The group scored its first major success in late March, when it highlighted the story of Joe Federico, an employee of Extra Space Storage. After hearing that CHI St. Luke’s Hospital in the Woodlands had put out an emergency call for N95 masks, Federico took eighty masks from a company warehouse without permission and donated them to medical staff. When his boss found out, Federico was fired. Some of Federico’s friends posted on Facebook about what happened, and news of the incident made its way to the COVID–Call Outs page. Soon after, Federico was rehired.
The Houston Chronicle ran a story about Federico’s experience on April 6, alongside another feature about Ingram and COVID–Call Outs. In the wake of the two Chronicle stories, the group’s membership spiked. One of the new members was Anica Landreneau, the Washington, D.C.–based director of sustainable design for international architecture firm HOK. Landreneau was born and raised in Houston, where she still has family. “My mom is in her late sixties, she’s diabetic, and I’m worried about her health,” she says. “I follow the group so I can tell my mom where to shop and where to avoid.”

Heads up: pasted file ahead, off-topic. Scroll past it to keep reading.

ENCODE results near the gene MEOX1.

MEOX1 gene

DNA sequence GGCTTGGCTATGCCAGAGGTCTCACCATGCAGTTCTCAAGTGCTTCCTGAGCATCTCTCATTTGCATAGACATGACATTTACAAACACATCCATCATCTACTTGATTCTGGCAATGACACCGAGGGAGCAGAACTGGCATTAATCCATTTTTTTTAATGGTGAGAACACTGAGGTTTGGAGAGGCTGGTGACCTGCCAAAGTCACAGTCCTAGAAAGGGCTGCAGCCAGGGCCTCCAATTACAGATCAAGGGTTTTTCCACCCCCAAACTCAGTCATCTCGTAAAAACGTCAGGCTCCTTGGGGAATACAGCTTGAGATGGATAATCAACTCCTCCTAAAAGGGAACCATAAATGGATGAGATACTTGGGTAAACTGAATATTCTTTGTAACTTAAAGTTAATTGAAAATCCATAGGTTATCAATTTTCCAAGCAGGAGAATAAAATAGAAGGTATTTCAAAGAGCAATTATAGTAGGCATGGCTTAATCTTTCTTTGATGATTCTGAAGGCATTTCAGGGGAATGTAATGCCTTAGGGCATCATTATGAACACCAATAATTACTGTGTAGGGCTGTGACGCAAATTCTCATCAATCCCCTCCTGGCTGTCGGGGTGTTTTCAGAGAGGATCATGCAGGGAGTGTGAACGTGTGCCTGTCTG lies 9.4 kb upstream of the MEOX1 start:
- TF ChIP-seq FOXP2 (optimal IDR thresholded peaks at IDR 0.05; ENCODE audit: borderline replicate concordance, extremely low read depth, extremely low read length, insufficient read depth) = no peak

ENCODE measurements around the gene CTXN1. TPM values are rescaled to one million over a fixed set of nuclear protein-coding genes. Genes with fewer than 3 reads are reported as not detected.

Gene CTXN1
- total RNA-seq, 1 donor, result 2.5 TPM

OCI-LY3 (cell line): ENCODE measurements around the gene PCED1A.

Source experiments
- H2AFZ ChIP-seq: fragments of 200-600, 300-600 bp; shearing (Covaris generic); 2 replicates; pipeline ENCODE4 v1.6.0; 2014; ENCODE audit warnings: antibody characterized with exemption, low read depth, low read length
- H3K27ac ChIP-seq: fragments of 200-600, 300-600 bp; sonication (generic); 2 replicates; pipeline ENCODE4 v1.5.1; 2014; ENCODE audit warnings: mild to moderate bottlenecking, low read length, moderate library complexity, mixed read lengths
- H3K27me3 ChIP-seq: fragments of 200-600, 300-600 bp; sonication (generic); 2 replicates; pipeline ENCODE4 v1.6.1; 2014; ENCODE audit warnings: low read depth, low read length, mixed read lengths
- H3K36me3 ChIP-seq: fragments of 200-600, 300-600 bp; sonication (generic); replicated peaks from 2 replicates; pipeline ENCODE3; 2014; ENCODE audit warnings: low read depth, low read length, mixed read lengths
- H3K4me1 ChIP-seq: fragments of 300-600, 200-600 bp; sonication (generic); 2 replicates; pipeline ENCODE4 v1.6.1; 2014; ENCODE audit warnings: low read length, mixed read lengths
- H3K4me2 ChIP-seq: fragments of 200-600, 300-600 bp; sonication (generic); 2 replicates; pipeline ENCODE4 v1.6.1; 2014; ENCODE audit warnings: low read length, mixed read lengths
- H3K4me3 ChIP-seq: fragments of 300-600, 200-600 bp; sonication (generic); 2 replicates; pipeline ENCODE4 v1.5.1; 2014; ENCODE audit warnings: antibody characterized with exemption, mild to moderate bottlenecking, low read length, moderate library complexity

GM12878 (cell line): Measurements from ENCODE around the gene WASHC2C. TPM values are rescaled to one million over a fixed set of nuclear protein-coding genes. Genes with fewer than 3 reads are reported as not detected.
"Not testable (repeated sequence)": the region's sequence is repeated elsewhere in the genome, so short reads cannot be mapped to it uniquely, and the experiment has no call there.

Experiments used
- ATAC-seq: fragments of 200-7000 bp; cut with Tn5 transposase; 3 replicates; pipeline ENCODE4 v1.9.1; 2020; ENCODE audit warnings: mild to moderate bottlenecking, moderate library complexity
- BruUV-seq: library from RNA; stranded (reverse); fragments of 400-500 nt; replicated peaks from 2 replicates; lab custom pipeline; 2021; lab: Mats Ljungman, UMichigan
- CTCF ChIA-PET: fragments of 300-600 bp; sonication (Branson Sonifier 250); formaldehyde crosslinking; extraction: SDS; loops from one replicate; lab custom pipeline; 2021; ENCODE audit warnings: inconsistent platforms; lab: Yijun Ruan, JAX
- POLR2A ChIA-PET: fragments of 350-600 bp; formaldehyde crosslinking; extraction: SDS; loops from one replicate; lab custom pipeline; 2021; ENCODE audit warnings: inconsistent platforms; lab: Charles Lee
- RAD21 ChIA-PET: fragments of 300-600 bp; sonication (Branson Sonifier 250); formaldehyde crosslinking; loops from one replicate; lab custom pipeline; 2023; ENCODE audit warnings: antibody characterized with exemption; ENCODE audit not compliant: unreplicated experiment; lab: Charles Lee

Similar Facebook groups have popped up around the country, including in Mount Pleasant, Michigan, and Anchorage; in April, the Wall Street Journal reported on an epidemic of online coronavirus-shaming in small towns. Richard Scarborough, who owns a small IT business, joined COVID–Call Outs because he saw fellow business owners requiring their employees to come back to work prematurely. “This isn’t about people not wanting to come back because they’re making more on unemployment,” he says. “These people could actually die. But many companies don’t care—they’re more worried about staying in business than keeping their employees healthy.”
Although most of the group’s posts highlight bad behavior, Ingram also encourages members to praise businesses that are doing things right. Restaurants that voluntarily divulge coronavirus infections among their staff are thanked for their transparency. Stores that enforce social distancing and mask-wearing are recommended.